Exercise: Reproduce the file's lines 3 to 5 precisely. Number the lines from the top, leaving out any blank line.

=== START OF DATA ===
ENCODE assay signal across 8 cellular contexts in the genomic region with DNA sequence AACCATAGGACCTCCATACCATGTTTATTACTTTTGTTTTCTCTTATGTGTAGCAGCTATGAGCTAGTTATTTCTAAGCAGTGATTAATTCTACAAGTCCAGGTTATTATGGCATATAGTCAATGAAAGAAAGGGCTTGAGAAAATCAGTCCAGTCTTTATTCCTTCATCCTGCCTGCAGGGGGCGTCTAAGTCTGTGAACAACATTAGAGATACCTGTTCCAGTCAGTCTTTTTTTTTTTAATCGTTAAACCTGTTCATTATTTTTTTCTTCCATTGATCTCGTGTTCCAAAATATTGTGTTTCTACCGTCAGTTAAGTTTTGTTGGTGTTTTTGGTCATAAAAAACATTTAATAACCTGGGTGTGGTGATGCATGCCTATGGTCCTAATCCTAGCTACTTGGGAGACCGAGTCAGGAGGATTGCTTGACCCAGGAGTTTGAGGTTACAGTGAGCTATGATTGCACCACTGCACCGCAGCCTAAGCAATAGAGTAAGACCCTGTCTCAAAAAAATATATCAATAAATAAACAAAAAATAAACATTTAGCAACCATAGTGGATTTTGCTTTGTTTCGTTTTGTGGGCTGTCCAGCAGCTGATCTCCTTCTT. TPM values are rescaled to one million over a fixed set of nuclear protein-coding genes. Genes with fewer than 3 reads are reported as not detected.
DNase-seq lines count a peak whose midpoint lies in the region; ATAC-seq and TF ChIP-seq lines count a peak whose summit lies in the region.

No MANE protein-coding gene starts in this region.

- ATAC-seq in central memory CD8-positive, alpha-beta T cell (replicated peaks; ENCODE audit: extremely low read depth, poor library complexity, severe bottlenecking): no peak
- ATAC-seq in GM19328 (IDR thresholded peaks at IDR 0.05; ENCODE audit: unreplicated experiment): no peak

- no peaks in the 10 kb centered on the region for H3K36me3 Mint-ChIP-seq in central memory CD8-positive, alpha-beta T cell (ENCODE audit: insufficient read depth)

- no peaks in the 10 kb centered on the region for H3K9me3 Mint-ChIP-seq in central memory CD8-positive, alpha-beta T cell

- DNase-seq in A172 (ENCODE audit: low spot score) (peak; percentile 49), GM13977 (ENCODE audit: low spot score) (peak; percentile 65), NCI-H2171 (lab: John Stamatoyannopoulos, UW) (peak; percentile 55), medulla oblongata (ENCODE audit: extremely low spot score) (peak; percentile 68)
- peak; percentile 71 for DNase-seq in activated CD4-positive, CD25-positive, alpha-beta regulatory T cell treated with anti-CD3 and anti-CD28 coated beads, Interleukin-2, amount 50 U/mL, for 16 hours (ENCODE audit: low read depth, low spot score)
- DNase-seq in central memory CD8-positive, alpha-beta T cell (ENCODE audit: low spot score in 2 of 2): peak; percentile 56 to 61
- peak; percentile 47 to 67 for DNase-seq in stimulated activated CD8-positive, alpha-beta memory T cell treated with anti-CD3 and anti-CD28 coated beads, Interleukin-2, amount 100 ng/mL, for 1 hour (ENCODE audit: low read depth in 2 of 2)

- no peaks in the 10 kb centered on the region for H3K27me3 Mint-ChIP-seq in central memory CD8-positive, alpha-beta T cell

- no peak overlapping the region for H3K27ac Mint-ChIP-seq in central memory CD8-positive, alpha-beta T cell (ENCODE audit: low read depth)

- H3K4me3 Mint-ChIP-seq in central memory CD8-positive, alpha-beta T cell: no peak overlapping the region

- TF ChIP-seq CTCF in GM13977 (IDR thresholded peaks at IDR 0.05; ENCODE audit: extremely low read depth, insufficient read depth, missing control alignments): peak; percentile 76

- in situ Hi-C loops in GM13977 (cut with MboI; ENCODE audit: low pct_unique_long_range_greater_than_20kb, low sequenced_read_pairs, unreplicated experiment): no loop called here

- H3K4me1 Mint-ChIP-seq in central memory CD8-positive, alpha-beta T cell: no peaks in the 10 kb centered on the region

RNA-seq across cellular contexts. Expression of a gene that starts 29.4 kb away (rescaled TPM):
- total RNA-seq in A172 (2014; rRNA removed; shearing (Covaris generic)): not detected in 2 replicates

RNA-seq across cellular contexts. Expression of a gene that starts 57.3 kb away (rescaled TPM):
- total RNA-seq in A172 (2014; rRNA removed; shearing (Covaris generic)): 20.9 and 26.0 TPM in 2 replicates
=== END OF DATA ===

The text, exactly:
No MANE protein-coding gene starts in this region.

- ATAC-seq in central memory CD8-positive, alpha-beta T cell (replicated peaks; ENCODE audit: extremely low read depth, poor library complexity, severe bottlenecking): no peak
- ATAC-seq in GM19328 (IDR thresholded peaks at IDR 0.05; ENCODE audit: unreplicated experiment): no peak